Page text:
Sustained hydrogen photoproduction by Chlamydomonas reinhardtii: Effects of culture parameters

Authors

  • Sergey Kosourov,

    1. Basic Sciences Center, National Renewable Energy Laboratory, Golden, Colorado 80401; telephone: 303-384-6312, fax: 303-384-6150
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    • On leave from the Laboratory of Biotechnology and Physiology of Phototrophic Organisms, Institute of Basic Biological Problems, Russian Academy of Sciences, Pushchino (Moscow Region), 142290, Russia.

  • Anatoly Tsygankov,

    1. Basic Sciences Center, National Renewable Energy Laboratory, Golden, Colorado 80401; telephone: 303-384-6312, fax: 303-384-6150
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    • On leave from the Laboratory of Biotechnology and Physiology of Phototrophic Organisms, Institute of Basic Biological Problems, Russian Academy of Sciences, Pushchino (Moscow Region), 142290, Russia.

  • Michael Seibert,

    1. Basic Sciences Center, National Renewable Energy Laboratory, Golden, Colorado 80401; telephone: 303-384-6312, fax: 303-384-6150
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  • Maria L. Ghirardi

    Corresponding author
    1. Basic Sciences Center, National Renewable Energy Laboratory, Golden, Colorado 80401; telephone: 303-384-6312, fax: 303-384-6150
    • Basic Sciences Center, National Renewable Energy Laboratory, Golden, Colorado 80401; telephone: 303-384-6312, fax: 303-384-6150
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  • This article is a U.S. Government work and, as such, is in the public domain in the United States of America

Abstract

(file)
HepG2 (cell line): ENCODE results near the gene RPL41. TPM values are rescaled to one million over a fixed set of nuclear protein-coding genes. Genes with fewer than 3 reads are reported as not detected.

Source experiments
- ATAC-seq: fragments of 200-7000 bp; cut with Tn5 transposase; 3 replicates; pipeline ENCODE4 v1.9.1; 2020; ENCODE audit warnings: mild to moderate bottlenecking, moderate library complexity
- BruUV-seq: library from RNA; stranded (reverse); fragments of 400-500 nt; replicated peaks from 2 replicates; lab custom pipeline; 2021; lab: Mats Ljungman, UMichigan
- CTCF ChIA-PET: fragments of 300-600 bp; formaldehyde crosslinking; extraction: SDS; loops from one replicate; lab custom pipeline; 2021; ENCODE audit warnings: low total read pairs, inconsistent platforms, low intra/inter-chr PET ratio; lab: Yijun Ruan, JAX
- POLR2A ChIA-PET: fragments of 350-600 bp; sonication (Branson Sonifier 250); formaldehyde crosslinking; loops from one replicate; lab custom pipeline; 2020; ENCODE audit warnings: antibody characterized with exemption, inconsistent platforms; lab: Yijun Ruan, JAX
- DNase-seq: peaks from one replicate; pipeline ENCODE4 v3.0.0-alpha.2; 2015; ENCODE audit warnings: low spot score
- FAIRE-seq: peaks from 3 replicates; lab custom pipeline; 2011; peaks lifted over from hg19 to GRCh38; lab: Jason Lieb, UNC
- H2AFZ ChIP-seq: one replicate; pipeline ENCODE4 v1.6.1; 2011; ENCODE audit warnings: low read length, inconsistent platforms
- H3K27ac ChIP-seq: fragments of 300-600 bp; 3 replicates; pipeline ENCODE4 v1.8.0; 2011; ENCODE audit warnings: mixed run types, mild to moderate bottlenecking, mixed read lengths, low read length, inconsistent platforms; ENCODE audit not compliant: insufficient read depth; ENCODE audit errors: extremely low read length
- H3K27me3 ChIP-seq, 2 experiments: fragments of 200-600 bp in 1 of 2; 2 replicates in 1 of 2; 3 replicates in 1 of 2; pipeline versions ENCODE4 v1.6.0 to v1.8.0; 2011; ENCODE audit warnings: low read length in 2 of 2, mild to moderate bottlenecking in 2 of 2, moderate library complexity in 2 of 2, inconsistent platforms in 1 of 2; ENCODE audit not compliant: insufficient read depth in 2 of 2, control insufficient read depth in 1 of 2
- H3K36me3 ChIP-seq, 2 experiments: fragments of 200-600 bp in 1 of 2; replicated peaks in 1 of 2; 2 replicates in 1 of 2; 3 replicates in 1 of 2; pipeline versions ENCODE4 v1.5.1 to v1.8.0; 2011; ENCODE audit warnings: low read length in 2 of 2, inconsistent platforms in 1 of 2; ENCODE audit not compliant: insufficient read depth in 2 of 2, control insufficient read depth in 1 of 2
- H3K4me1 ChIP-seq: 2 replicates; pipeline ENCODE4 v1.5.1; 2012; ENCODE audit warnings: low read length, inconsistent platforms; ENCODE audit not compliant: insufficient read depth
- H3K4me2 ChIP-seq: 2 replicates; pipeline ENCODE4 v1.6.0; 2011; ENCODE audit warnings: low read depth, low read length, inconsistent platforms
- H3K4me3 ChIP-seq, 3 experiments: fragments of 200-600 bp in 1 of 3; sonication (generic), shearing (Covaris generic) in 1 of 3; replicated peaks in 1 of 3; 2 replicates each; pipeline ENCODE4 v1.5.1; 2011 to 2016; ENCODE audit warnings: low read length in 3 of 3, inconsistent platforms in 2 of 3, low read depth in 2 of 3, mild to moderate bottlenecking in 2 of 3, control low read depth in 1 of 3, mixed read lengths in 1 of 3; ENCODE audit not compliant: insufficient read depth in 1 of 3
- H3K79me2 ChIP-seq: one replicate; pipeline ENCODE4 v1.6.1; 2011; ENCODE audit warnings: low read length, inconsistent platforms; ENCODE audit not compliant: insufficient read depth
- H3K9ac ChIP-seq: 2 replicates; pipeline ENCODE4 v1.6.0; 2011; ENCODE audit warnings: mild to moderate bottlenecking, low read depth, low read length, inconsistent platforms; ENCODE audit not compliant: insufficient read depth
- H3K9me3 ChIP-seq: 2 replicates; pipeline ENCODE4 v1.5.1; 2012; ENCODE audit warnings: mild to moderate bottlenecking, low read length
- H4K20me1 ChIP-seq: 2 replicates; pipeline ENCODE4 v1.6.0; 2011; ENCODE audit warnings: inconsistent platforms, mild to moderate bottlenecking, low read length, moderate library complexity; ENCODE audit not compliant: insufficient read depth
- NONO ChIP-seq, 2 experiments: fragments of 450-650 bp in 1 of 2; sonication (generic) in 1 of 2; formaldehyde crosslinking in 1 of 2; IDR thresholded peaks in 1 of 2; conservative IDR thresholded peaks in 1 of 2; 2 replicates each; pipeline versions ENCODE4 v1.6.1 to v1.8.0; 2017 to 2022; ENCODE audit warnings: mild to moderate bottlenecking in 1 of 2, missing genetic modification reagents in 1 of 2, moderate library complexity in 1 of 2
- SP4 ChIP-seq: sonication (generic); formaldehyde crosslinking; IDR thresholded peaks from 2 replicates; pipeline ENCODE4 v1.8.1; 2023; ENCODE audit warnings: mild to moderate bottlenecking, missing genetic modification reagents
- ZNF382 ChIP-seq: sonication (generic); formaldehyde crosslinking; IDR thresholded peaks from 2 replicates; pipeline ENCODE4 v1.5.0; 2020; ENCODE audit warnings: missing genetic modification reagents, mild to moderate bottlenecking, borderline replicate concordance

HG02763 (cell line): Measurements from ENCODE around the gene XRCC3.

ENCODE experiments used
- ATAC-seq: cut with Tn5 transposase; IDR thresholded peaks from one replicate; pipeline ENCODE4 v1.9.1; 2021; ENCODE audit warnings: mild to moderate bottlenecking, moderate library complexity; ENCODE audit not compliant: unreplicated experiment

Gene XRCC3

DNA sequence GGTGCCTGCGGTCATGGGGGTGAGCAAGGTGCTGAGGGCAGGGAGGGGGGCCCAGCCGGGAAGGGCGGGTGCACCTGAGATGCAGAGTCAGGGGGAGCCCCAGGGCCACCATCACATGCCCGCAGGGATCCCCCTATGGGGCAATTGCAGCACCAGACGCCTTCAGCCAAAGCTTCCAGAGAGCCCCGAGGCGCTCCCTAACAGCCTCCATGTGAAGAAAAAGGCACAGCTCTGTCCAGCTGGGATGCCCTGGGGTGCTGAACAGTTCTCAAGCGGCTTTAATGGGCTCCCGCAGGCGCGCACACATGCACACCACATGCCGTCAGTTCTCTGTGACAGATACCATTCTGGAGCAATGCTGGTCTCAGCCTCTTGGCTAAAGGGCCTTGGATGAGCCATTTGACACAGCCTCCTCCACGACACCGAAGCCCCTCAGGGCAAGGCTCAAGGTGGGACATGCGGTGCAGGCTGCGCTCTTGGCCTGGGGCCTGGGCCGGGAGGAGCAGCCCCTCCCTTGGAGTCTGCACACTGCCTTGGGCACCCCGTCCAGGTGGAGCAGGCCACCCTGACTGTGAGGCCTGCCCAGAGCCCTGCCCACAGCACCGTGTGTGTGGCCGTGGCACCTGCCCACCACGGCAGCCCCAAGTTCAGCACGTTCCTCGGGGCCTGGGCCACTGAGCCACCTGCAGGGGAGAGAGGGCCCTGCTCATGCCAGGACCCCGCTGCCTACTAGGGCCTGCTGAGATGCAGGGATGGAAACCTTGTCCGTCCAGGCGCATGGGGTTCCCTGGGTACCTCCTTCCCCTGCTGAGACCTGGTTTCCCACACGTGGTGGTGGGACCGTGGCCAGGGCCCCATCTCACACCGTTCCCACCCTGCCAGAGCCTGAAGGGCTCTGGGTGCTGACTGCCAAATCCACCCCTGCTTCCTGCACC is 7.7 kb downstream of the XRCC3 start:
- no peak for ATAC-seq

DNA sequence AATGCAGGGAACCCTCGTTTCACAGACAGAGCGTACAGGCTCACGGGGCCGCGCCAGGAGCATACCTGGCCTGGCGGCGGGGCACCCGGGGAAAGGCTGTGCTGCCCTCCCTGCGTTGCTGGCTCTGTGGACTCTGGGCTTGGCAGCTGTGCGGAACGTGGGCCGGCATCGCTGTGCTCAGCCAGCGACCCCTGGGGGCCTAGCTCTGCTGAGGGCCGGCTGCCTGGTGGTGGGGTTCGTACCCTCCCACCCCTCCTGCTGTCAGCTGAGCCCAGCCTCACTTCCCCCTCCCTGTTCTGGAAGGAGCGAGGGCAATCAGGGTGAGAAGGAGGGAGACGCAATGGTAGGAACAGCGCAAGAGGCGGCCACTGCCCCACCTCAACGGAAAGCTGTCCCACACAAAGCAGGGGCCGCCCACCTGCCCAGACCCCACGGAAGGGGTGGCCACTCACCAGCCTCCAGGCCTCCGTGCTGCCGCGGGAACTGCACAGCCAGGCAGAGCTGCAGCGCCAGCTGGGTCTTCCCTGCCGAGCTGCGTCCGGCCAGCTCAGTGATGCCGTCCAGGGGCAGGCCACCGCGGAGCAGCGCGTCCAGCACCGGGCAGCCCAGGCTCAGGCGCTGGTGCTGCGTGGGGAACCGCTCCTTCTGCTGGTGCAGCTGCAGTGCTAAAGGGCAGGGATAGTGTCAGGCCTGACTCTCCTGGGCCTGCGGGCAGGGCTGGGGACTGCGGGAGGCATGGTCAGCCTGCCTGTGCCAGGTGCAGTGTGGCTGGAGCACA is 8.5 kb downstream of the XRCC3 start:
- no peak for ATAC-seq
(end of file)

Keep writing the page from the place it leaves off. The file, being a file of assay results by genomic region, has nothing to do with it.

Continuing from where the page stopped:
The green alga, Chlamydomonas reinhardtii, is capable of sustained H2 photoproduction when grown under sulfur-deprived conditions. This phenomenon is a result of the partial deactivation of photosynthetic O2-evolution activity in response to sulfur deprivation. At these reduced rates of water-oxidation, oxidative respiration under continuous illumination can establish an anaerobic environment in the culture. After 10–15 hours of anaerobiosis, sulfur-deprived algal cells induce a reversible hydrogenase and start to evolve H2 gas in the light. Using a computer-monitored photobioreactor system, we investigated the behavior of sulfur-deprived algae and found that: (1) the cultures transition through five consecutive phases: an aerobic phase, an O2-consumption phase, an anaerobic phase, a H2-production phase and a termination phase; (2) synchronization of cell division during pre-growth with 14:10 h light:dark cycles leads to earlier establishment of anaerobiosis in the cultures and to earlier onset of the H2-production phase; (3) re-addition of small quantities of sulfate (12.5–50 μM MgSO4, final concentration) to either synchronized or unsynchronized cell suspensions results in an initial increase in culture density, a higher initial specific rate of H2 production, an increase in the length of the H2-production phase, and an increase in the total amount of H2 produced; and (4) increases in the culture optical density in the presence of 50 μM sulfate result in a decrease in the initial specific rates of H2 production and in an earlier start of the H2-production phase with unsynchronized cells. We suggest that the effects of sulfur re-addition on H2 production, up to an optimal concentration, are due to an increase in the residual water-oxidation activity of the algal cells. We also demonstrate that, in principle, cells synchronized by growth under light:dark cycles can be used in an outdoor H2-production system without loss of efficiency compared to cultures that up until now have been pre-grown under continuous light conditions. © 2002 Wiley Periodicals, Inc. Biotechnol Bioeng 78: 731–740, 2002.

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